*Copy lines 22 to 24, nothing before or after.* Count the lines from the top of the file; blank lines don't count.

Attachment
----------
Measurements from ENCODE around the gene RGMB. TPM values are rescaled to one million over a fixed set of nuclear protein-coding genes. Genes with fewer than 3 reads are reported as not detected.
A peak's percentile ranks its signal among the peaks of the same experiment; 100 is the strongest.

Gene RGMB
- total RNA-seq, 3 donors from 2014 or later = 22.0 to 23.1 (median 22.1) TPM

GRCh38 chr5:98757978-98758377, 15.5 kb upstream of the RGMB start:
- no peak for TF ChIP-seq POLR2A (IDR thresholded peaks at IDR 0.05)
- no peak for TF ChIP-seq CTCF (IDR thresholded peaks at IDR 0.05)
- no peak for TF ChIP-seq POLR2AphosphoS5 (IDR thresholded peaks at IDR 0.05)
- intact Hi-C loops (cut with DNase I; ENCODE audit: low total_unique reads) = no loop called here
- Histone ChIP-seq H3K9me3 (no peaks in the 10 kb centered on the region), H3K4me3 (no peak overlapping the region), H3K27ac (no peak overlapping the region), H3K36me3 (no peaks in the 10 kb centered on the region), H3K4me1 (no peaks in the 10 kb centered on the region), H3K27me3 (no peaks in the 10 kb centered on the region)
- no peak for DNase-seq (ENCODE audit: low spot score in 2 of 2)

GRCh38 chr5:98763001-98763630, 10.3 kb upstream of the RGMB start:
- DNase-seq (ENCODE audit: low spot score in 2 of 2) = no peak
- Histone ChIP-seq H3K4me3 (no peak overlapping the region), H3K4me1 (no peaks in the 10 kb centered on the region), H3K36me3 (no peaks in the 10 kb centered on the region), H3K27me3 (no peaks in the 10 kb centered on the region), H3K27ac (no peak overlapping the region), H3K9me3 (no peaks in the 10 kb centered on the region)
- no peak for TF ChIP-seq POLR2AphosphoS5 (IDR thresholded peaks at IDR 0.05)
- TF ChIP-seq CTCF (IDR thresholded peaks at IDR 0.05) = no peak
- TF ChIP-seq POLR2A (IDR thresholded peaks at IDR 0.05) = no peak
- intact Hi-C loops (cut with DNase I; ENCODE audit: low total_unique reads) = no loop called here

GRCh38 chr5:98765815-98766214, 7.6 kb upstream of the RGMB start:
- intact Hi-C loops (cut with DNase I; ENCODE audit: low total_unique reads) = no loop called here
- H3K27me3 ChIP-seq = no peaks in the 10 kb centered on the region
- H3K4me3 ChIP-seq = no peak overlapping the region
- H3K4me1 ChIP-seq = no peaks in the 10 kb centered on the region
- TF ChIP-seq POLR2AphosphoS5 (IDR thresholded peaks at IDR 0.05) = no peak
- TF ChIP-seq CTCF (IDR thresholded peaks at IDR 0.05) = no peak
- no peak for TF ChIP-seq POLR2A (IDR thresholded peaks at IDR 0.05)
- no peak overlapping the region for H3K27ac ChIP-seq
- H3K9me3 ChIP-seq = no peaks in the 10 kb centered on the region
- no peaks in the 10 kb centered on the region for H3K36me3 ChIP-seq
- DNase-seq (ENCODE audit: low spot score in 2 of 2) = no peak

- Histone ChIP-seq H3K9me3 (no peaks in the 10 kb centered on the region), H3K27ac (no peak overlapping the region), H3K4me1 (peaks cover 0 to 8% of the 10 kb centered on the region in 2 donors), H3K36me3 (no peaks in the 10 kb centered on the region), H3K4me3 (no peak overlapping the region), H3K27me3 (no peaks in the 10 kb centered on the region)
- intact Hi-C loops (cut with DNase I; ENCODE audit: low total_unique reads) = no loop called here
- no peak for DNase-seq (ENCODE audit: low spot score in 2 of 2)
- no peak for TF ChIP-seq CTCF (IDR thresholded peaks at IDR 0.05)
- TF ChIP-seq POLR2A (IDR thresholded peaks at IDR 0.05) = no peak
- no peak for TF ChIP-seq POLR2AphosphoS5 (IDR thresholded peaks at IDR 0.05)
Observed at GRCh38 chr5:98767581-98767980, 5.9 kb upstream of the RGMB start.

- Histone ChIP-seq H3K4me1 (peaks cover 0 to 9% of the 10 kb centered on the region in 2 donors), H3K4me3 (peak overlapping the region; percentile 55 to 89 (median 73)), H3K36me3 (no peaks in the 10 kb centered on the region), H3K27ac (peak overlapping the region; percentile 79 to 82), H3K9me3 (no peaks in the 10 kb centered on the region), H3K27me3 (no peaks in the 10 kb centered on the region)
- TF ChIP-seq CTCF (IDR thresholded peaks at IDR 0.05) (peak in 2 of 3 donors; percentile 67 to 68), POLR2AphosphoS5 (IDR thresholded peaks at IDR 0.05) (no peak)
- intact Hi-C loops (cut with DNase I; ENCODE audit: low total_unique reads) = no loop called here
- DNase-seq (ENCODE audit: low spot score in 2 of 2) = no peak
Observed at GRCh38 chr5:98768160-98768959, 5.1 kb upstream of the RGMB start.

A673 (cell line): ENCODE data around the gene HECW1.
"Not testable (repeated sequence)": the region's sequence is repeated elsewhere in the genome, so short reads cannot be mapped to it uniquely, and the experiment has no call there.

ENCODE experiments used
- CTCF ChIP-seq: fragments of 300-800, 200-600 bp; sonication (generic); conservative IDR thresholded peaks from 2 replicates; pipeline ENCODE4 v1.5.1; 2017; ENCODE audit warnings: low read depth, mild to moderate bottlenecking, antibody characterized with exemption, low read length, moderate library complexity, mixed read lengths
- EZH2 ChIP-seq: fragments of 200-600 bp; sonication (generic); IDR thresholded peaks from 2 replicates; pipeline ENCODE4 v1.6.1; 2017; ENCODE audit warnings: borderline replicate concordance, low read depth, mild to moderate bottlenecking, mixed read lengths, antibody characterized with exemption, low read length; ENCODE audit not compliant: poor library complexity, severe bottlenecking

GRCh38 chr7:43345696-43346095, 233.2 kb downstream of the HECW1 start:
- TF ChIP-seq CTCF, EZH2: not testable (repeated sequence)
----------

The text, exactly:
- H3K4me3 ChIP-seq = no peak overlapping the region
- H3K4me1 ChIP-seq = no peaks in the 10 kb centered on the region
- TF ChIP-seq POLR2AphosphoS5 (IDR thresholded peaks at IDR 0.05) = no peak